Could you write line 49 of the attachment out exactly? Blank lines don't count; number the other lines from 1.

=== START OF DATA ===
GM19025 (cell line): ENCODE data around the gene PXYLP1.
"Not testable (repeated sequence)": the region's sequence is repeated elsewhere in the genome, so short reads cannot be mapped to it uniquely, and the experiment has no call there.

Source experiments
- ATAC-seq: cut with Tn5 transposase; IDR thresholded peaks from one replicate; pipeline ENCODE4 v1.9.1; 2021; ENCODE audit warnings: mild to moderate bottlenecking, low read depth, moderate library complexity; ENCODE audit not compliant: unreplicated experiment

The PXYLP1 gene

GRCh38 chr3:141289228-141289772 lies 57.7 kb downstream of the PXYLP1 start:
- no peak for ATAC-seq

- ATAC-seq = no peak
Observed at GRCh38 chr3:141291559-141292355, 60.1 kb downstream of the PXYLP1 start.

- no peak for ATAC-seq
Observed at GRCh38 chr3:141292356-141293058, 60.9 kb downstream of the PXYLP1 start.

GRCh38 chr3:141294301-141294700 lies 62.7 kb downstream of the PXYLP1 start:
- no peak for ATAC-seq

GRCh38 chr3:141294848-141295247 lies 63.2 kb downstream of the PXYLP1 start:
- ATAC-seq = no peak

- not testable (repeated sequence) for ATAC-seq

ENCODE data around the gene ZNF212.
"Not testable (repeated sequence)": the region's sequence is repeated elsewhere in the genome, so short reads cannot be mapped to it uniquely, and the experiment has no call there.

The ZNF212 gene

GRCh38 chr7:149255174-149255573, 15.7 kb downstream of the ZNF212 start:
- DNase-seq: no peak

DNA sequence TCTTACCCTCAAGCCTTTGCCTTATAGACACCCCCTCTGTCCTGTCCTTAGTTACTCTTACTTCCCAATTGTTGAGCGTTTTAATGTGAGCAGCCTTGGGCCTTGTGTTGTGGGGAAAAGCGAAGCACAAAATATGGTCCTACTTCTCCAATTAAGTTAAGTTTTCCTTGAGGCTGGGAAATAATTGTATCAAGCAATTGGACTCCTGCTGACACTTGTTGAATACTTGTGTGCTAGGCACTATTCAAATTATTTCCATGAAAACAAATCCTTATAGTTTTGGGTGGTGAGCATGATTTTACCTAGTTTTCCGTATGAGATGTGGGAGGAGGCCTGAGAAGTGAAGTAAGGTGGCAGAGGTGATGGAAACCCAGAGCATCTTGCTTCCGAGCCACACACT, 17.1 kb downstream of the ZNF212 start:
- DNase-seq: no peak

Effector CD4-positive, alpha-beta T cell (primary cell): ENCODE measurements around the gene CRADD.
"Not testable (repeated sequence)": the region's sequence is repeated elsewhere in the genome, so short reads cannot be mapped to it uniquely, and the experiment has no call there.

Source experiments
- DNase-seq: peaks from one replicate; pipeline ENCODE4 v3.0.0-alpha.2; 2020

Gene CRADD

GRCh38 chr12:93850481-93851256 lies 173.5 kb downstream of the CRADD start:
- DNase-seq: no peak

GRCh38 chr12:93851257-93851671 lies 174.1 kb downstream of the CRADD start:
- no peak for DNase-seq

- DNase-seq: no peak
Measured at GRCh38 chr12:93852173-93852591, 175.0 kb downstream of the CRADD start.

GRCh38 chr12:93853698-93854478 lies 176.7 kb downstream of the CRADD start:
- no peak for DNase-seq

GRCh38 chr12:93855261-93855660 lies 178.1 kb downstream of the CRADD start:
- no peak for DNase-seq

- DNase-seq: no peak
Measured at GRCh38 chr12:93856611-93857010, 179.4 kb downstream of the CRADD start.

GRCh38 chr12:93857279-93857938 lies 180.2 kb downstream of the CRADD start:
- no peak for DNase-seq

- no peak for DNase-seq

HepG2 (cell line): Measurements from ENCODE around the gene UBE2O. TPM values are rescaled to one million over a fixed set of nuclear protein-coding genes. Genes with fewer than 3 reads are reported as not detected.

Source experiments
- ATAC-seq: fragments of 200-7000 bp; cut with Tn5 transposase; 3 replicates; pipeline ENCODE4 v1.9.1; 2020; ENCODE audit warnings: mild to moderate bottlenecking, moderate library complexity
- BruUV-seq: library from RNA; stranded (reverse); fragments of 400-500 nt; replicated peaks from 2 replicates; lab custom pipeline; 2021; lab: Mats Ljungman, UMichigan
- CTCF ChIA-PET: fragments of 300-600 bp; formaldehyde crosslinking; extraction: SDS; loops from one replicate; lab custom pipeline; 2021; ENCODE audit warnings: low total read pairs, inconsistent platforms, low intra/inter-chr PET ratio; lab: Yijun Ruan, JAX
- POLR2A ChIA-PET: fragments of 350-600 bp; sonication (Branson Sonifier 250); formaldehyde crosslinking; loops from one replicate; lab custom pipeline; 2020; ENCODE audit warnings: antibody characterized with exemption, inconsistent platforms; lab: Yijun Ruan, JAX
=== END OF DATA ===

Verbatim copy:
- POLR2A ChIA-PET: fragments of 350-600 bp; sonication (Branson Sonifier 250); formaldehyde crosslinking; loops from one replicate; lab custom pipeline; 2020; ENCODE audit warnings: antibody characterized with exemption, inconsistent platforms; lab: Yijun Ruan, JAX